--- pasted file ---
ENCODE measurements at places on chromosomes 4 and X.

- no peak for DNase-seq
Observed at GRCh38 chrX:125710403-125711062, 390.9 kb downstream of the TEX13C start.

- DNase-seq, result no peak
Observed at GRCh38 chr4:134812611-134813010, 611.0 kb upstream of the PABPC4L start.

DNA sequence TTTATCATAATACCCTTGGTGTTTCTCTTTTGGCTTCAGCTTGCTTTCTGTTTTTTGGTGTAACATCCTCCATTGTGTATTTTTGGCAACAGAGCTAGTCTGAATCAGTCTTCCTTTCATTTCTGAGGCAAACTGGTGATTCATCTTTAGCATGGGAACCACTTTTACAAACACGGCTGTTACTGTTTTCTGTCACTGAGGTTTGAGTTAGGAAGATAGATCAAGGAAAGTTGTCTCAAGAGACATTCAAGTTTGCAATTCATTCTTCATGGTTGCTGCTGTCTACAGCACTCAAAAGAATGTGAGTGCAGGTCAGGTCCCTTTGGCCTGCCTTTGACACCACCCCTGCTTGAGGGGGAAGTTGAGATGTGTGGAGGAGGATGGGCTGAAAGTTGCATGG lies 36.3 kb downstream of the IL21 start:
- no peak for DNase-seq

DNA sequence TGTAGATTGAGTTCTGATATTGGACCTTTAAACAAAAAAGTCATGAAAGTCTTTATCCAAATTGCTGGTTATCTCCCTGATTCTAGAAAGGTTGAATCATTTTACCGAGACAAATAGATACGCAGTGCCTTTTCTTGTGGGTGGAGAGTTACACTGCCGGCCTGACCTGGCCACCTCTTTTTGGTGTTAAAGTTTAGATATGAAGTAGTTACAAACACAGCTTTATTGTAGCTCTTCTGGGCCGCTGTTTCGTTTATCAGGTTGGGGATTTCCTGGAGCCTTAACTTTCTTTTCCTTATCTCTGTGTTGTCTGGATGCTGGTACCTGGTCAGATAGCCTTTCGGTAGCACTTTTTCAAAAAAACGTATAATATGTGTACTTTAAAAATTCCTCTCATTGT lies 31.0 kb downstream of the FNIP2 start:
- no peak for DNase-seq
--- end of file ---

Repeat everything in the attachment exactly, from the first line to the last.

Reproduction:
ENCODE measurements at places on chromosomes 4 and X.

- no peak for DNase-seq
Observed at GRCh38 chrX:125710403-125711062, 390.9 kb downstream of the TEX13C start.

- DNase-seq, result no peak
Observed at GRCh38 chr4:134812611-134813010, 611.0 kb upstream of the PABPC4L start.

DNA sequence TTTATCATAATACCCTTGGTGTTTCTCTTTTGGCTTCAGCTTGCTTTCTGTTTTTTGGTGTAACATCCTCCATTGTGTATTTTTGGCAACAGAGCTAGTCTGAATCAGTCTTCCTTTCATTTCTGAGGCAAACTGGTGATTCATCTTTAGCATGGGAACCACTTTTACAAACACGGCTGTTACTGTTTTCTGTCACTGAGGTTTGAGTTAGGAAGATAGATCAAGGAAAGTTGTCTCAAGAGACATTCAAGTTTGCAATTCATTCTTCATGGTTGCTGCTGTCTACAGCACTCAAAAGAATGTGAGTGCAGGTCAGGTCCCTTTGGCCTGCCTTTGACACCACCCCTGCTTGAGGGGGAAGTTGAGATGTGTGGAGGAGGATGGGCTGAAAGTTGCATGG lies 36.3 kb downstream of the IL21 start:
- no peak for DNase-seq

DNA sequence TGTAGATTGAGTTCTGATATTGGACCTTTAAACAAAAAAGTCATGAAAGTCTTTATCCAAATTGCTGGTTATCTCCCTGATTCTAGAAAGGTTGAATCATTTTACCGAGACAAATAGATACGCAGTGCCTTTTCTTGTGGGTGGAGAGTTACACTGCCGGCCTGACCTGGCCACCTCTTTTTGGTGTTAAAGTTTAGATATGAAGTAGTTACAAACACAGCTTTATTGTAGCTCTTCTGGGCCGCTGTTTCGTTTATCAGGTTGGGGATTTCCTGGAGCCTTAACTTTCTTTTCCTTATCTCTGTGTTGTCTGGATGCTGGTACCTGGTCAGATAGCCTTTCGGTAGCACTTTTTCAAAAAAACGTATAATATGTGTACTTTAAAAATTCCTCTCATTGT lies 31.0 kb downstream of the FNIP2 start:
- no peak for DNase-seq